Senin, 30 Mei 2011

LEBAH MADU 28 - Sarang Lebah 5 - Beehive - 蜂箱

LEBAH MADU 28 - Sarang Lebah 5 - Beehive - 蜂箱



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Image - Lodge St. Andrew #518



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Victorian Society Depicted as a Beehive



Symbols of Freemasons

 
 
Masons use symbols in their rituals and in their meetings and lodges. Symbols allow Masons to delve deeply into some of the tenets taught by Freemasonry. Some of the more common Masonic symbols include:

Contents

The All-Seeing Eye

This ancient symbol represents the Supreme Being for Freemasons. The symbol derives from the ancient Hebrews and Egyptians, who both saw the eye of providence as symbolic of Divine watchfulness.

Masonic Aprons

During the Middle Ages and later, practicing Masons wore aprons, often crafted from animal skins. When Freemasonry was established, many speculative Masons also chose to wear aprons. In the 1730s, some Masons began to decorate their Masonic aprons with symbolic designs and this practice became widespread. Today, the apron symbolizes a Mason’s membership and symbolizes fraternal virtues and innocence.

Bees and Beehives

One Masonic symbol that is rarer today but was very popular in the 19th century is the symbol of the bee or the beehive. The bee has symbolized industry, labor, wisdom, regeneration, and obedience since early Christian times and in fact was symbolic of the same virtues to the ancient Egyptians and Romans. The beehive is, of course, a built structure and a very logical one – a miracle in natural engineering – and is therefore of special significance to Masons who study the building of characters and structures.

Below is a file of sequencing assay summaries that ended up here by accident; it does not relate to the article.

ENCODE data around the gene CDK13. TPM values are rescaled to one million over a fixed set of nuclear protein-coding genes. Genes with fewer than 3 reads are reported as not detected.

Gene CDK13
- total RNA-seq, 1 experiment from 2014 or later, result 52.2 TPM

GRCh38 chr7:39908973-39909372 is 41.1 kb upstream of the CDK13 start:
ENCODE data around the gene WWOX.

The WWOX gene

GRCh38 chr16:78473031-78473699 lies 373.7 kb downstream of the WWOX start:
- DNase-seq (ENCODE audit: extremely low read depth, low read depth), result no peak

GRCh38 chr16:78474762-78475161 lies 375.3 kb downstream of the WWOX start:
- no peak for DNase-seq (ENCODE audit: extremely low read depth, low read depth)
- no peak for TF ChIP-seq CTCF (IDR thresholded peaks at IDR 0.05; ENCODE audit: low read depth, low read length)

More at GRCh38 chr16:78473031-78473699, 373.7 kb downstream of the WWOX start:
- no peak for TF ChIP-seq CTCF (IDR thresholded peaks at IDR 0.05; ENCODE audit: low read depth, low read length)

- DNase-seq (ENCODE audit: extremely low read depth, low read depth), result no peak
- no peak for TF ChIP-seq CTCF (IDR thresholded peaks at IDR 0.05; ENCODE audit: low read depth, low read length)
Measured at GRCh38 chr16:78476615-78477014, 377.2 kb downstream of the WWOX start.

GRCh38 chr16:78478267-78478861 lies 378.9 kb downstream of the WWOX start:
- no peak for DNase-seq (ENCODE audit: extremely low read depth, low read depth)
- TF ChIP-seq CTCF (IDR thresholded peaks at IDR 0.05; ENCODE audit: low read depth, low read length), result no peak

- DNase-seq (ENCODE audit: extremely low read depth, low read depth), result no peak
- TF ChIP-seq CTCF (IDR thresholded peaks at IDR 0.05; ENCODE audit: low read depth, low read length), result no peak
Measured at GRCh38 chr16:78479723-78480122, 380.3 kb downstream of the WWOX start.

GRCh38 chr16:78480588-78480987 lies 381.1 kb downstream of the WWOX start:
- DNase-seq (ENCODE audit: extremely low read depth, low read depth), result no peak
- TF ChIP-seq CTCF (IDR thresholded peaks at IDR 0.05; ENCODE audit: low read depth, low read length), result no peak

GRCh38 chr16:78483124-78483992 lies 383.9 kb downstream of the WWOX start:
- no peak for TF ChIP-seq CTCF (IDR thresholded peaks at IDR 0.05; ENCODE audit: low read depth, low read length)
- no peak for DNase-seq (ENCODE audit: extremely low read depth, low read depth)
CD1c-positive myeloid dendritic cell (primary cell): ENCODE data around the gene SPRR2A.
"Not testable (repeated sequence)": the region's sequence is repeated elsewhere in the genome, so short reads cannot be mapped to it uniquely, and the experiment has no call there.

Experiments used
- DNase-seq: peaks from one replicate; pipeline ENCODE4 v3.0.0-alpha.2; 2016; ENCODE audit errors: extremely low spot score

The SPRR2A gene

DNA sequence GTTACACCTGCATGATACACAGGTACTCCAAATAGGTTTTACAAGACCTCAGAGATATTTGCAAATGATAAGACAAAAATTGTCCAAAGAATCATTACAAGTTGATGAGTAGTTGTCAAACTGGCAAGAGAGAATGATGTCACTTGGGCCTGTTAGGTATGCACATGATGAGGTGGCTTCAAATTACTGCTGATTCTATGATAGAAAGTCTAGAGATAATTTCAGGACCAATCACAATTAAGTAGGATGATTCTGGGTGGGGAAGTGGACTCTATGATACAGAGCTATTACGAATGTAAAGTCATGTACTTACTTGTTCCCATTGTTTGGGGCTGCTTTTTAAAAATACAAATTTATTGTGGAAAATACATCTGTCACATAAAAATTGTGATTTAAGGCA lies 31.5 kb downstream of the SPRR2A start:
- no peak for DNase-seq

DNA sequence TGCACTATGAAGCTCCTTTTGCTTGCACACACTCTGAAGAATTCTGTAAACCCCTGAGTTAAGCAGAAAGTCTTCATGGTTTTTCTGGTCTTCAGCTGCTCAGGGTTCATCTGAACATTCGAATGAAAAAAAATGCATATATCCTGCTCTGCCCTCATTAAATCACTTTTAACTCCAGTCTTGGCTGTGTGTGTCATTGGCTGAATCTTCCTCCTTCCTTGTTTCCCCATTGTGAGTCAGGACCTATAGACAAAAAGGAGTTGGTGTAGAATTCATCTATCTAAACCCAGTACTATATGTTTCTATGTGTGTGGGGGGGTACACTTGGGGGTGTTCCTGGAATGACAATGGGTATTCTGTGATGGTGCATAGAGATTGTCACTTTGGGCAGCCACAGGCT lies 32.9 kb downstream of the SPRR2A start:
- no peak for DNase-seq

The Compass

Practicing masons use compasses to ensure that architectural plans and drawings are correct and therefore will result in stable and attractive buildings. In Speculative Freemasonry, the compass is symbolic of rectitude, virtue, and even deportment. It is a reminder that Freemasons must measure their life by virtue, which alone offers happiness. The compass, along with the all-seeing eye, is perhaps the most often-used and the most recognizable symbol of Freemasonry. Sometimes, the eye and compass are used together as one symbol.

The Cross

Not all lodges make use of the Cross, which is symbolic of Christ and Christianity. However, for the Knights Templar, the cross is an important symbol and represents that orders’ vow to defend Christianity.

The Letter “G”

The capital letter “G” is often displayed in conjunction with the compass or the all-seeing eye in Masonic symbols and lodges. Originally, it is believed that the letter represented Geometry, which is vital for the Mason’s craft and is also a logical search for answers, much like Freemasonry itself. Over time, however, the letter came to symbolize God as well.

IHCOYC

The letters IHCOYC -- and sometimes the letters IHS or IHC – are displayed by Masons and especially by the Knights Templar. IHCOYC is the Greek spelling of Jesus’ name and IHC is the shortened version of that name. ICS is sometimes mistranslated as In Hoc Signo or “by this sign you shall conquer.” This is the motto of today’s Knights Templar.

The Square

The square is a tool used by practicing Masons. In Freemasonry, the square represents revelation, righteousness, building virtue, and redemption. The square is often used in conjunction with the compass as a symbol of Freemasonry and is considered to be one of the more recognizable symbols of Freemasonry.
 

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